And somehow I doubt that your Japanese co-workers have never taken off their masks or that your neighbors have never gone outside for five whole years.

Again, I'm not trying to be rude at all, but sometimes I wonder what Japan you live in, because it really doesn't jibe with my experiences at all. Japanese people may, in general, be more reserved in social situations than the average Westerner, but this is a far cry from suggesting that they have the sort of pathological aversion to social interactions that your post seems to imply.
 

misternada

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Not offence taken at all, on the contrary I am curious to hear various point of vue.

The Japaneses have to image of being socially inept and based on what I have seen, there are some truth in that, I remember reading some psychology books a long time ago and I remember they often cited the Japanese as exception to the rule, statements like "smiling everywhere in the World is seen as a friendly gesture, expect in Japan where showing teeth can be a sign of aggressivity" :D No offense I am making that one up . I think, .. could be true actually.

The ever growing number of singles in Japan also denote a problem with social interaction I think.

I remember seeing a sentence on a garbage can sold in Japan: "When I die I want to leave nothing", to me this sentence really reflect the essence of Japanese people nowadays.
 

Mark of Zorro

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I think its important to say that Japanese CULTURE is anti-social as well as anti-social inspiring and not really the people. The culture makes Japanese people feel and act very awkward especially around new people. They are weighed down by cultural rules that just make socializing hella inconvenient and uncomfortable. From specific words that have to be said in certain situations to seasonal obligational gift/card giving to excessive and competitive bowing to the "proper" way to hand someone a business card and the need to even give them one, and other formalities, its just exhausting to try and be social and get all the supposed necessary details right. Any new acquaintance is like "Ah damn, I got to jump through a thousand hoops again." And its worse meeting foreigners cause now they have no playbook to work from at all where they were used to having a playbook for every move. How can you be casual and spontaneous without being creepy when you have never had any practice whatsoever? You can't.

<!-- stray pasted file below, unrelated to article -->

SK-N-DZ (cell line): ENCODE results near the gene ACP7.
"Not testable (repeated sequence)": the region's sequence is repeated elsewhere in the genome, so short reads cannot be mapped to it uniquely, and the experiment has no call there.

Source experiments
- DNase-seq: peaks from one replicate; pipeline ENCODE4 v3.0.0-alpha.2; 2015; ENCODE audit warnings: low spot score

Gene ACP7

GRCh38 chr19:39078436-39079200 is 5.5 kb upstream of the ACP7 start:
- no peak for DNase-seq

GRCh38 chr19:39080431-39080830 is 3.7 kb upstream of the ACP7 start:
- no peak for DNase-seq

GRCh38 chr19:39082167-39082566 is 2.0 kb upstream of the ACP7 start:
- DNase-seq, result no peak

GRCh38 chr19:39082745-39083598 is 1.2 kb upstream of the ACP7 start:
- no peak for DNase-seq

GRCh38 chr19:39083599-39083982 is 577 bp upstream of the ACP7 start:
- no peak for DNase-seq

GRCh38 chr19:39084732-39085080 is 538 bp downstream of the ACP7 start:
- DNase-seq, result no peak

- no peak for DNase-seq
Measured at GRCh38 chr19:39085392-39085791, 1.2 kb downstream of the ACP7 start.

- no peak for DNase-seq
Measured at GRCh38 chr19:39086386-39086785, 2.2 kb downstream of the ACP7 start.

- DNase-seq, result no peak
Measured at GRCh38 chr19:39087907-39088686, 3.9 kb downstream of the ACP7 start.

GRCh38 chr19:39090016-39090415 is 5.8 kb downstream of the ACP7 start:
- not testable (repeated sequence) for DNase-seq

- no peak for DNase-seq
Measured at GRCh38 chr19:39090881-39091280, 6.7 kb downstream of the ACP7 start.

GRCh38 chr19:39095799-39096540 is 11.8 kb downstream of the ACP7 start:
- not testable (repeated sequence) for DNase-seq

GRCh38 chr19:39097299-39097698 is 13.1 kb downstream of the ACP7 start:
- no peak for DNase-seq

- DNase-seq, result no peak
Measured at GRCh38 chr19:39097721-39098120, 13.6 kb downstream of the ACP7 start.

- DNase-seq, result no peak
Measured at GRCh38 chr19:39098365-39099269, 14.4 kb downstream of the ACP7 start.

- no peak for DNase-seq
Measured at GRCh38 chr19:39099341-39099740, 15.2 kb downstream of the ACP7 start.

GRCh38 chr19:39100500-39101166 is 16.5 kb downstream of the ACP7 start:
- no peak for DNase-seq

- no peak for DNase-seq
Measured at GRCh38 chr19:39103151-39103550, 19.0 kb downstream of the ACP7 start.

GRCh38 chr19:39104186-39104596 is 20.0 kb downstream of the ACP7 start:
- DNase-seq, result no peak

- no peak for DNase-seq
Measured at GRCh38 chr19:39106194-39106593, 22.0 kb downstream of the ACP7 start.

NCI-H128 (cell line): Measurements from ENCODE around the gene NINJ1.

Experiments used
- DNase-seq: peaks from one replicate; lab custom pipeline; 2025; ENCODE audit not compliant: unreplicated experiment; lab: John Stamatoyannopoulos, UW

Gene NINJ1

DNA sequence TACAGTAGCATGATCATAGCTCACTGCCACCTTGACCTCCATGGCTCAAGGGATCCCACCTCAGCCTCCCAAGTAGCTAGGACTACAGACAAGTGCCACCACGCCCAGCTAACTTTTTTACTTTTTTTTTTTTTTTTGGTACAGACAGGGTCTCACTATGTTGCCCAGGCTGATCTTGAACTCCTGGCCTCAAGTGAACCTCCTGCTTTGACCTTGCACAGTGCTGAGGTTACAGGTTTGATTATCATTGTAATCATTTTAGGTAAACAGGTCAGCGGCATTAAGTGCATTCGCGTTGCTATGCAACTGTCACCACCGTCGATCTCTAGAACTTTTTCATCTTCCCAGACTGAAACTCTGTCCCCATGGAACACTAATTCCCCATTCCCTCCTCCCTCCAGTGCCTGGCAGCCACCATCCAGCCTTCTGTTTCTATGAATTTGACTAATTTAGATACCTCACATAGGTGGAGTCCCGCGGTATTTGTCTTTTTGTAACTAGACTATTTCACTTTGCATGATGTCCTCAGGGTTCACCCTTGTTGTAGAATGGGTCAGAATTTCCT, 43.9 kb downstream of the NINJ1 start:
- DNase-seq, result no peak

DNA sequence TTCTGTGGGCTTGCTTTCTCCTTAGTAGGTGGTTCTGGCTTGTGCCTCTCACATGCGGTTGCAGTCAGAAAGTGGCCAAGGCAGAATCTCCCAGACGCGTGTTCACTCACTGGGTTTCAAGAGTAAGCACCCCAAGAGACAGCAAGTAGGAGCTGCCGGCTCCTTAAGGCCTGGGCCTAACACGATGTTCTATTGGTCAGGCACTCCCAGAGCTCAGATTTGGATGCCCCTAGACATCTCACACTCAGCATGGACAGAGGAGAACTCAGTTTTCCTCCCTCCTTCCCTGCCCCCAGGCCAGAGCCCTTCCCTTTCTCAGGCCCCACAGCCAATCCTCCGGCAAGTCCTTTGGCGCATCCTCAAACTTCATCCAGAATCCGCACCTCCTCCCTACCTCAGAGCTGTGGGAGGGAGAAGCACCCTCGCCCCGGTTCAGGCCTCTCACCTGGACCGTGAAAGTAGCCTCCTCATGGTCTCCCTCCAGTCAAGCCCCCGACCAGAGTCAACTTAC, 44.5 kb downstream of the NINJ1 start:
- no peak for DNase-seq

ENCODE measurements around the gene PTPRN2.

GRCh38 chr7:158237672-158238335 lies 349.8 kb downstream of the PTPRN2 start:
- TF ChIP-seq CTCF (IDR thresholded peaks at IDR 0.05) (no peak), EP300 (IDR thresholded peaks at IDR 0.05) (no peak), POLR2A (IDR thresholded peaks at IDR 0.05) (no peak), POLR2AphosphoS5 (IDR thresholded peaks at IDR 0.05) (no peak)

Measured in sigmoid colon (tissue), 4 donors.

Lothor

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I think its important to say that Japanese CULTURE is anti-social as well as anti-social inspiring and not really the people. The culture makes Japanese people feel and act very awkward especially around new people. They are weighed down by cultural rules that just make socializing hella inconvenient and uncomfortable. From specific words that have to be said in certain situations to seasonal obligational gift/card giving to excessive and competitive bowing to the "proper" way to hand someone a business card and the need to even give them one, and other formalities, its just exhausting to try and be social and get all the supposed necessary details right. Any new acquaintance is like "Ah damn, I got to jump through a thousand hoops again." And its worse meeting foreigners cause now they have no playbook to work from at all where they were used to having a playbook for every move. How can you be casual and spontaneous without being creepy when you have never had any practice whatsoever? You can't.
I agree with you about the first part but not with the second part for the very reasons that you gave in the first part.
The fact that there isn't (much of) a playbook when meeting a foreigner means that Japanese people can often be more at ease with foreigners than with Japanese because they don't have to get all the supposed necessary details right and they can let their guard down. I've certainly had no problems making a wide range of Japanese friends here despite often shaking my head in disbelief at the social awkwardness I see between Japanese people who don't know each other well.
 

Mark of Zorro

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The fact that there isn't (much of) a playbook when meeting a foreigner means that Japanese people can often be more at ease with foreigners than with Japanese

"Can" is the operative word here. Maybe some can and some can't? That point may depend more on the person than the culture? Maybe we are both right?